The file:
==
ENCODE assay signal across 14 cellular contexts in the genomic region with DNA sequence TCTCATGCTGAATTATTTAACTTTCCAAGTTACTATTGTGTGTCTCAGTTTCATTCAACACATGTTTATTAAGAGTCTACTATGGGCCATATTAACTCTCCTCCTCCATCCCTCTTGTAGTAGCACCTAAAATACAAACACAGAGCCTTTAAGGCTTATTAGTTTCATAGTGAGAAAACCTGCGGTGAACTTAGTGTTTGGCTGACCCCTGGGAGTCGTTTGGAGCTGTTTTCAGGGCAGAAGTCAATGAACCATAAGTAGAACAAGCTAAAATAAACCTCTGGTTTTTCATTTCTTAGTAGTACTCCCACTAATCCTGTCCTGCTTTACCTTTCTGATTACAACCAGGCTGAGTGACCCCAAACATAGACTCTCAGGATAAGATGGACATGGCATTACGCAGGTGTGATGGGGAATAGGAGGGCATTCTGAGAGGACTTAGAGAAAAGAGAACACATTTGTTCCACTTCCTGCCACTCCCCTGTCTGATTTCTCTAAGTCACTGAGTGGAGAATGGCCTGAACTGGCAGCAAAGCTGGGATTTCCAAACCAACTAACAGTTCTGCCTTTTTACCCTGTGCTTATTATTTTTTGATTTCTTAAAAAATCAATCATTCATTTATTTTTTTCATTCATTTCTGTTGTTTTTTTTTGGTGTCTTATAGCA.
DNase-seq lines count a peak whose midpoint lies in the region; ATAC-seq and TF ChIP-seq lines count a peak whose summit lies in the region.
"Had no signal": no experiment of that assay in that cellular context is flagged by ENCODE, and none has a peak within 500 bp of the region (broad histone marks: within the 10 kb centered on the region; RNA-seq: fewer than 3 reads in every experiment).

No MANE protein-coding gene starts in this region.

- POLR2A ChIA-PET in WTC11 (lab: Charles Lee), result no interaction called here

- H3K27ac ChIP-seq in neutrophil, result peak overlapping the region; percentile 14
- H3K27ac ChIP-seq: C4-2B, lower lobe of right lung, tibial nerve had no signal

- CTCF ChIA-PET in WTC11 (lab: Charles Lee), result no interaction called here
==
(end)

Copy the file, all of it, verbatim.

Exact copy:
ENCODE assay signal across 14 cellular contexts in the genomic region with DNA sequence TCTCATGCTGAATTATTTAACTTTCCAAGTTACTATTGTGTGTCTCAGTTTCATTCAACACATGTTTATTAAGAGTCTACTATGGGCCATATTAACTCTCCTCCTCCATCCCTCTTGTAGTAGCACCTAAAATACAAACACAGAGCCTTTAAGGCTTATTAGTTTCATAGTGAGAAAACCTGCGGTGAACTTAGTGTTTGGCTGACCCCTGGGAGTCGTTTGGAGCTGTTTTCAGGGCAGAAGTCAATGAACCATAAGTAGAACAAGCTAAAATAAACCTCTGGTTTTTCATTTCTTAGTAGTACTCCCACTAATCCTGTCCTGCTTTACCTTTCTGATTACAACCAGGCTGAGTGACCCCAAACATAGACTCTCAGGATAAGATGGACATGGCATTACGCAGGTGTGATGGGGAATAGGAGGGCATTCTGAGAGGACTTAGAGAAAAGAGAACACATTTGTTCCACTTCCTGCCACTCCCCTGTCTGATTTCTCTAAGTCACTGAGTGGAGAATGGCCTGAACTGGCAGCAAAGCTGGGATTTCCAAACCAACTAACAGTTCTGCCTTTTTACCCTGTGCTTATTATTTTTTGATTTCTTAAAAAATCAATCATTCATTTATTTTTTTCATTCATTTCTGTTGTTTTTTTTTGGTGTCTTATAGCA.
DNase-seq lines count a peak whose midpoint lies in the region; ATAC-seq and TF ChIP-seq lines count a peak whose summit lies in the region.
"Had no signal": no experiment of that assay in that cellular context is flagged by ENCODE, and none has a peak within 500 bp of the region (broad histone marks: within the 10 kb centered on the region; RNA-seq: fewer than 3 reads in every experiment).

No MANE protein-coding gene starts in this region.

- POLR2A ChIA-PET in WTC11 (lab: Charles Lee), result no interaction called here

- H3K27ac ChIP-seq in neutrophil, result peak overlapping the region; percentile 14
- H3K27ac ChIP-seq: C4-2B, lower lobe of right lung, tibial nerve had no signal

- CTCF ChIA-PET in WTC11 (lab: Charles Lee), result no interaction called here